The Heysel Stadium disaster was a human disaster that occurred on 29 May 1985 at the Heysel Stadium, Brussels prior to the 1985 European Cup final between Liverpool and Juventus. 39 people, mostly fans of Juventus, lost their lives during the incident with a further 600 injured, which has had a substantial impact on European football.
Background[edit | edit source]
The Heysel Stadium was a controversial selection for host of the European Cup final. The stadium was, at the time, 55 years old and in need of redevelopment. Much of the stadium's structures were weak, fans without tickets could even be seen kicking holes in the cinderblock walls to gain access to matches. Arsenal had played in the stadium in the year prior to the 1985 European Cup final and had slated the stadium as inadequate. Both Juventus and Liverpool had requested UEFA to alter the host for the final, however UEFA declined their requests.
In the 1984 European Cup final, in which Liverpool beat AS Roma, a number of Liverpool fans had come under attack from the Roma fans. It is believed a number of Liverpool fans travelled to Brussels with the intention of seeking revenge on Italian football fans; this still being at a time when hooliganism was a significant problem within football.
Build-up[edit | edit source]
For the final, Juventus fans were allocated tickets for the terraces behind one goal- terraces M, N and O, whereas Liverpool fans were allocated terraces X and Y, behind the other goal. The adjacent Z terrace was reserved for neutral Belgian fans. However much of Belgium was populated by ethnic Italians, and as such terrace Z filled up with Juventus fans. Even tickets for the terrace that were sold by Belgian touts found their way mostly into Juventus hands. This dangerous mix of rival fans was predicted well in advance of the match, but UEFA dismissed the concerns. Violence began to erupt at about 19:00, an hour before kick off when Liverpool fans from terrace Y and Juventus fans in terrace Z began goading each other and throwing missiles across the thin wire fence separating the terraces. At around the same time, a selection of young Belgian players were playing out a match wearing the colours of the finalists, for the entertainment of the crowd. The young Belgian team wearing red took a 3-0 lead, which was celebrated heavily by the Liverpool fans. The white team scored at about 19:10, and at this time the players were taken off the pitch as the violence began to escalate significantly.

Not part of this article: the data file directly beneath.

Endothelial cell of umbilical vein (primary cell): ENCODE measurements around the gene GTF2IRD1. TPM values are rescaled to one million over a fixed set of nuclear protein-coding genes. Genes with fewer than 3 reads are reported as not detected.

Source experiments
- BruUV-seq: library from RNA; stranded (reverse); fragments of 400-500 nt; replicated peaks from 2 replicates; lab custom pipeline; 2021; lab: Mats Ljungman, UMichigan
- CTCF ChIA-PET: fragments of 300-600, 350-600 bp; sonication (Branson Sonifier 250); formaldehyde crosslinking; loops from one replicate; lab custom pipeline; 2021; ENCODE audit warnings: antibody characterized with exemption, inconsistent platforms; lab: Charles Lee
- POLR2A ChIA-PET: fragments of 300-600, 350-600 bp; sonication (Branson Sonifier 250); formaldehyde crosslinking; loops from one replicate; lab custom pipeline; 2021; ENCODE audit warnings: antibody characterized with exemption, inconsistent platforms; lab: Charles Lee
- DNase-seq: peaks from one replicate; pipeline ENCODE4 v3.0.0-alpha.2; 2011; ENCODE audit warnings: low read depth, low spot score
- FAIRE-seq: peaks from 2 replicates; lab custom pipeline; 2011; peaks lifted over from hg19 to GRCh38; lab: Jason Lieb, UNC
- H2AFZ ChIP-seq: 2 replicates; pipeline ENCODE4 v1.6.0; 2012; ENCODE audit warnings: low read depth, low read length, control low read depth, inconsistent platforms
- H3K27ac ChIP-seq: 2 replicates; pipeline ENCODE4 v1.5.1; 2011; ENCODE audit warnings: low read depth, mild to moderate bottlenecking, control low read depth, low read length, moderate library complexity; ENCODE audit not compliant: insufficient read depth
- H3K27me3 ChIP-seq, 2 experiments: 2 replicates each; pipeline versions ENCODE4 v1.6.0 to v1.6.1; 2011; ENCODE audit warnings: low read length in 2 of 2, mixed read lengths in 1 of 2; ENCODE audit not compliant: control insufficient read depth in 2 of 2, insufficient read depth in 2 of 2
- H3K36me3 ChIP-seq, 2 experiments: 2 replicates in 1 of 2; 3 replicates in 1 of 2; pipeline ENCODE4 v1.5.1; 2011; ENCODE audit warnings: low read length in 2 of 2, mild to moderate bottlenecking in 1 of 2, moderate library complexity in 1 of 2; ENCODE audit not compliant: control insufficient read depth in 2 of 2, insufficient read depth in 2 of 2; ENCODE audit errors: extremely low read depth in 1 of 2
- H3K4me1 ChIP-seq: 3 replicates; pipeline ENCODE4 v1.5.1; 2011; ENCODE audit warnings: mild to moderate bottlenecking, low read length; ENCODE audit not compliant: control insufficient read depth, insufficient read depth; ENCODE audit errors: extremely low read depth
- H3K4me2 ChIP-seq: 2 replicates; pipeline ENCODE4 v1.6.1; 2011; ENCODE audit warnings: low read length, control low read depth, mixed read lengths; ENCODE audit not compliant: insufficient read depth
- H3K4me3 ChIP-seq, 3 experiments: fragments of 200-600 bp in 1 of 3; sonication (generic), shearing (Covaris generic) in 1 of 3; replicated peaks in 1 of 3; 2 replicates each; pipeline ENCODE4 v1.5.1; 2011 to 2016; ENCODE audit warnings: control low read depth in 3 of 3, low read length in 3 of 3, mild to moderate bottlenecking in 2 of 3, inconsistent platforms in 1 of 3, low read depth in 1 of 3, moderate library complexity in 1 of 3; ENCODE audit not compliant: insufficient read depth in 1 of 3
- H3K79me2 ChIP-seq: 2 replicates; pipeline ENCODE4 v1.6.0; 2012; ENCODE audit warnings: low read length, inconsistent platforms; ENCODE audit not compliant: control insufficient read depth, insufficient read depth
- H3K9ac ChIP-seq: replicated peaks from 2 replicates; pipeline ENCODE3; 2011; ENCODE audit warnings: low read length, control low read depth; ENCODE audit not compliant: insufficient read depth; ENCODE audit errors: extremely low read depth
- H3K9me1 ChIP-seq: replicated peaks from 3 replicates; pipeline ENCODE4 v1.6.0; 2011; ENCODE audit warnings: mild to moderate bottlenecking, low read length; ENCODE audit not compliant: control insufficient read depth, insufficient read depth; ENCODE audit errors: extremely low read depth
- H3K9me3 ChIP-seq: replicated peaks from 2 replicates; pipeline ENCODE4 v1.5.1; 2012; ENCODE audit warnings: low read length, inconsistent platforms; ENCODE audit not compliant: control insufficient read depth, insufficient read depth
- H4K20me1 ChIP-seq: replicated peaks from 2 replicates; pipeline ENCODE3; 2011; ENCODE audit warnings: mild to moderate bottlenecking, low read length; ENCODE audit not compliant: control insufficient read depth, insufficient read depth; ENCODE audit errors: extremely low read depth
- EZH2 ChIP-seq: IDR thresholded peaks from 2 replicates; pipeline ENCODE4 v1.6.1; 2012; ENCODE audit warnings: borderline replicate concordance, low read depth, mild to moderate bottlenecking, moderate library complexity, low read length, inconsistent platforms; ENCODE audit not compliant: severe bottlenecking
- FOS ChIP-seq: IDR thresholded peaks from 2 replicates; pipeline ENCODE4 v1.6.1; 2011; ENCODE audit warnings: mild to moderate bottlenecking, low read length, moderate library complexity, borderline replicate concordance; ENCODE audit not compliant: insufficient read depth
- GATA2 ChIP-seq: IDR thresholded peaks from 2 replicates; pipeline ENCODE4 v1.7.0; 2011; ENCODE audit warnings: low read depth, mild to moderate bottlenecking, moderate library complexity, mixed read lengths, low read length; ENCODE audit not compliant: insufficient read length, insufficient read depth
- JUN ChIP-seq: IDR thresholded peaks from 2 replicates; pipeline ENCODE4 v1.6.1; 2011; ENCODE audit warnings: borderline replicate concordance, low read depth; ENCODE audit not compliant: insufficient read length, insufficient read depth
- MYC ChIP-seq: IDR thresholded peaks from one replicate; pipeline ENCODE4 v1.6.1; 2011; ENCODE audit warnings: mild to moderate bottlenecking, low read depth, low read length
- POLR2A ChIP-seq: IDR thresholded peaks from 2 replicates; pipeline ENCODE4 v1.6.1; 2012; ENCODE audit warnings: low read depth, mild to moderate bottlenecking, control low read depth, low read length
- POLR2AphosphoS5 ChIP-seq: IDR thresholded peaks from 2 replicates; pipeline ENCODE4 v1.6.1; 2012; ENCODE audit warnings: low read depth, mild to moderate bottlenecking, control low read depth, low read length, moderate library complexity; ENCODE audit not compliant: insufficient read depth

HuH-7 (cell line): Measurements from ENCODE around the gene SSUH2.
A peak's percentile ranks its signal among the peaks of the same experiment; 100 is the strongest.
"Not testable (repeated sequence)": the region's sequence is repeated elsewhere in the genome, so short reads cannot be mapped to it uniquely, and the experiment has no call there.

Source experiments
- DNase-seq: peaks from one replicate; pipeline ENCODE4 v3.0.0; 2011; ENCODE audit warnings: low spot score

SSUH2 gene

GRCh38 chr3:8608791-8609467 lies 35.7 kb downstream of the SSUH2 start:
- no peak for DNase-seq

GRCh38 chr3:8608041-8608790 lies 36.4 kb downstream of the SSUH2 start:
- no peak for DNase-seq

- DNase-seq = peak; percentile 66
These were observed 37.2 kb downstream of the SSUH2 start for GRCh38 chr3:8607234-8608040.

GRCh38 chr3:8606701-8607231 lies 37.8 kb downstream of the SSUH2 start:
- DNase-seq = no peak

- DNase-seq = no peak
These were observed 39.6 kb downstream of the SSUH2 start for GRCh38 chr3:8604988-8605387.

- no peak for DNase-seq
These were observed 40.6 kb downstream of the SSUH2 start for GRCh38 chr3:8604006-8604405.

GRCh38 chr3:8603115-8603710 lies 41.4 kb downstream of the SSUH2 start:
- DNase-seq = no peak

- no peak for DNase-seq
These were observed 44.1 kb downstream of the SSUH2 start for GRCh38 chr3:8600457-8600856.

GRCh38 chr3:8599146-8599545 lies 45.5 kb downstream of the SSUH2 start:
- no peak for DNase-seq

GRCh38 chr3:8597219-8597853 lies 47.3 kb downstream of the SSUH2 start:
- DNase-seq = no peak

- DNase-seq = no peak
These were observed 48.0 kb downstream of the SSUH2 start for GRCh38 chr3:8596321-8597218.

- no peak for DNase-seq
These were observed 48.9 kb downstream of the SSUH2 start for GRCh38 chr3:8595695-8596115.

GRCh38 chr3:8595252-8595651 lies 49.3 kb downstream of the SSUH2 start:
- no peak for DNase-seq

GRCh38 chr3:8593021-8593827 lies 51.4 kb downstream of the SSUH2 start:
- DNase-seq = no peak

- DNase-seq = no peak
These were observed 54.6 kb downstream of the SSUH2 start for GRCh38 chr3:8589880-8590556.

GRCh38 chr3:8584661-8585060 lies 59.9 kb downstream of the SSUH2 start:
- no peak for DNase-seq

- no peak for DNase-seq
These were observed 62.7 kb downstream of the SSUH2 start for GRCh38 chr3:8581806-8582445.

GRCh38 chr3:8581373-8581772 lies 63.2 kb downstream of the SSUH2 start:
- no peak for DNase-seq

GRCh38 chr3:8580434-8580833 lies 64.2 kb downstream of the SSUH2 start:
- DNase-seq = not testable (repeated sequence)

The Disaster[edit | edit source]
The small contingent of police positioned along the thin fence failed to adequately control the situation and the Liverpool fans began to charge the Juventus fans in terrace Z, breaking through the fence and overpowering the police. The Juventus fans began to flee, however their way was blocked by a concrete wall at the other side of the terrace. The panic-stricken Juventus fans began to pile up against the wall, which eventually collapsed, causing many fans to become crushed. It is then that the majority of the deaths and injuries occurred. Sections of iron fencing were used to carry bodies, which were piled along the side of the pitch and covered in giant football flags ready to be taken away by incoming police and medical helicopters. The Juventus fans at the opposite side of the stadium, witnessing the tragedy, began to riot and headed down the stadium to confront the Liverpool fans. They were however engaged by the police and a struggle ensued. It was decided that the final would go ahead, as it was feared that cancelling the match could provoke further violence. Pleas were made for calm in Italian and English. Liverpool manager Joe Fagan addressed the Liverpool supporters, stating "This is a football match. It is my last game as manager and you are spoiling it. Get back and be sensible.”